Andrew Shim has appeared in many of Meadow's films and shorts. He was the lead role in 'A Room For Romeo Brass' and this is what he is probably best known for. He also starred in 'Once Upon A Time In the Midlands', 'Dead Man's Shoes' and This is England. He even starred in a forty-second short by Meadows called 'The Stairwell 'which won some small awards. Milky was a tough role to play as he was the only black guy in a white group and also the victim of a severe racist beating. He has a lazy look about him in this movie and plays it with ease but this doesn't defer from the fact that the lad can act.
In the series he comes into the central plot more and is key to one of the central plot lines, which I won't mention, like the others, as I don't want to spoil it for you if you haven't seen it.
Johnny Harris as Mick
Johnny Harris is a relatively little known British actor and I hope he would forgive me for saying so. He is best known for his role of the horrible pimp, Derek in 'London to Brighton' and has appeared in the movies 'Rock n Rolla', 'Leaving' and 'The Cottage'. He plays the role of Lol's father in This Is England 86 and boy does he play it well. His performance is slimy, creepy and cringe-worthy in all the right ways. He literally does make your skin crawl. One of his scenes is one of the most sickening scenes in British film over the last decade and is really strong stuff. It is harrowing to watch and he is also involved in the last major scene of the series, which is also powerful stuff. He plays the role really well. The character has a darkness about him and a pent up rage that eventually comes to the fore. He also has the emptiness of a man with no soul and Harris must have had to go to some very dark places to play him. An Excellent performance.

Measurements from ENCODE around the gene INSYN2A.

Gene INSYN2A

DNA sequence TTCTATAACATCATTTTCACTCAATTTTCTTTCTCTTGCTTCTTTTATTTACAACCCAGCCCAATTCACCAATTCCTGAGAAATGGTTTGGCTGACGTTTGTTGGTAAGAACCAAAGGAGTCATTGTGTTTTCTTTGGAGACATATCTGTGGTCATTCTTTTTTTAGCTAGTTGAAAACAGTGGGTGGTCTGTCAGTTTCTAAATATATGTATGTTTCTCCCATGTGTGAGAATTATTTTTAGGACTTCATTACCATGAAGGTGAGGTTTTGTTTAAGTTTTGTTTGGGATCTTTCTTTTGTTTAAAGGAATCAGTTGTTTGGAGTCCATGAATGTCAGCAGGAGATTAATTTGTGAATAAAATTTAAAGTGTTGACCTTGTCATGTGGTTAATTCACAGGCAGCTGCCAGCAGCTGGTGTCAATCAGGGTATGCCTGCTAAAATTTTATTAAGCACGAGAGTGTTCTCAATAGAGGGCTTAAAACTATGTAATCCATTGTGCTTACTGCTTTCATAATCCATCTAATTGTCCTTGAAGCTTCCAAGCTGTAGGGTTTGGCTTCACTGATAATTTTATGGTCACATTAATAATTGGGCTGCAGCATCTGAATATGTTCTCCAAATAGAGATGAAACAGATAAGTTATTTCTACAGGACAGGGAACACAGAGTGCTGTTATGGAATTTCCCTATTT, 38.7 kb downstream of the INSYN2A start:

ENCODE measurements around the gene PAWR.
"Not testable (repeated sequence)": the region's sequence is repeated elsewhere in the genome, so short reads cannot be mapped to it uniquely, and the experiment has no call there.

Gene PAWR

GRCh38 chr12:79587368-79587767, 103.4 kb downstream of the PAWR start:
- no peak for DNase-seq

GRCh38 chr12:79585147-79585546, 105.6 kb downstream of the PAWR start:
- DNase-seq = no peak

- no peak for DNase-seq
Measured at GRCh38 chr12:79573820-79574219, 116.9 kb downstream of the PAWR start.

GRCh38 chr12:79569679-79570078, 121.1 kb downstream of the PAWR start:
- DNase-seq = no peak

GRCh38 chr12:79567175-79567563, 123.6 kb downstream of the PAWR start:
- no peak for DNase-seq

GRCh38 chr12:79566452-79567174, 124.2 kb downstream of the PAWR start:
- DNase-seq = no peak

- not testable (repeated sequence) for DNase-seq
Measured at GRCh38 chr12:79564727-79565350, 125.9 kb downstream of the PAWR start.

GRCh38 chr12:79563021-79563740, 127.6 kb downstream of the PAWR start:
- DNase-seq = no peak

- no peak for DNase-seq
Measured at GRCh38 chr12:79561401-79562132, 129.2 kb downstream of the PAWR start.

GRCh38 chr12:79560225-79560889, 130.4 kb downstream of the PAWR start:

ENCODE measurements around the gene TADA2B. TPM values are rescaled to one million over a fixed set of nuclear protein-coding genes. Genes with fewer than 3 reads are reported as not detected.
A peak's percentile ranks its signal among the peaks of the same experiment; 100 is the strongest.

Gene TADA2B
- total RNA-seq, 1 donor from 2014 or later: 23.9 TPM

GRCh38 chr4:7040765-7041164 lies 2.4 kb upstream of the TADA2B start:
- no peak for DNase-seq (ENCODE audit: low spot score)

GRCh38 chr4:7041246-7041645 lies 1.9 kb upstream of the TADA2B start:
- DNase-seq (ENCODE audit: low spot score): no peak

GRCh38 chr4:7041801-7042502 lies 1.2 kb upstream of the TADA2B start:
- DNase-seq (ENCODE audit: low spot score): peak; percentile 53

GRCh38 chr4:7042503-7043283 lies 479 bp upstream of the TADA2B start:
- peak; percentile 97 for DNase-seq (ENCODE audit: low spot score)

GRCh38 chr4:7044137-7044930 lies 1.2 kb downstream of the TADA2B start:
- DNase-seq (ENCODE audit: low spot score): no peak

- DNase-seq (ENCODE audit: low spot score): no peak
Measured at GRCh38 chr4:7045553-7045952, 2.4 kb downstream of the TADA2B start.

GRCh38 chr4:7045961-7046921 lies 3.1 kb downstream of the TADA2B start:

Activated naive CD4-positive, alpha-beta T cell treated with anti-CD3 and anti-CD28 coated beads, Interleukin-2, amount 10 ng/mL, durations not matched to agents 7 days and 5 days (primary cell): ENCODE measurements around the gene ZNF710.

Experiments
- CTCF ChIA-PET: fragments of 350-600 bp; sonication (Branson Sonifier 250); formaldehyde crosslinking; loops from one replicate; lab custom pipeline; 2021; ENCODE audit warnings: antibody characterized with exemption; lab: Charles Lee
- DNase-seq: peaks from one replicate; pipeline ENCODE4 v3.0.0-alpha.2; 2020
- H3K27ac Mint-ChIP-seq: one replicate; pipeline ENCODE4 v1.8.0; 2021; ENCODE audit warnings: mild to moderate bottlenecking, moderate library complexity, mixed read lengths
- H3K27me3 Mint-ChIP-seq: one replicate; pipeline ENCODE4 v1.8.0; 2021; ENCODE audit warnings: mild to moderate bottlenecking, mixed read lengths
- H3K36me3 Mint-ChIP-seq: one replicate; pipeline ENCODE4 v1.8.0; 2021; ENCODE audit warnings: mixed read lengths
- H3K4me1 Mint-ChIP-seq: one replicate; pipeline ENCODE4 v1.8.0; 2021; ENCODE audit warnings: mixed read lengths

The rest of the cast is back and also joined by Michael Socha, who plays 'Harvey' and has some really funny scenes with Gadget, played by Andrew Ellis. Some of Harvey's one-liners are priceless and made me laugh out loud. I have also got to give a mention to Danielle Watson who plays 'Trev' (a girl). She was also in the movie but features a lot more in the series and had to film one of the most harrowing scenes any actress will ever have to play. Much kudos should go out to her for that and she also acts the character quite well. Ellis as Gadget is the same lovable and daft character as the movie but I would say a little more likeable than the film. His affair with an older woman is one of the more light-hearted parts of the series and is extremely funny at times. Joseph Demsie of Skins fame (he plays Chris Miles in Skins) also appears as 'Higgie'.
Vicky McClure as Lol
Joe Gilgun as Woody
Andrew Shim as Milky
Thomas Turgoose as Shaun
Rosamund Hanson as Smell
Chanel Cresswell as Kelly
Danielle Watson as Trev
Andrew Ellis as Gadget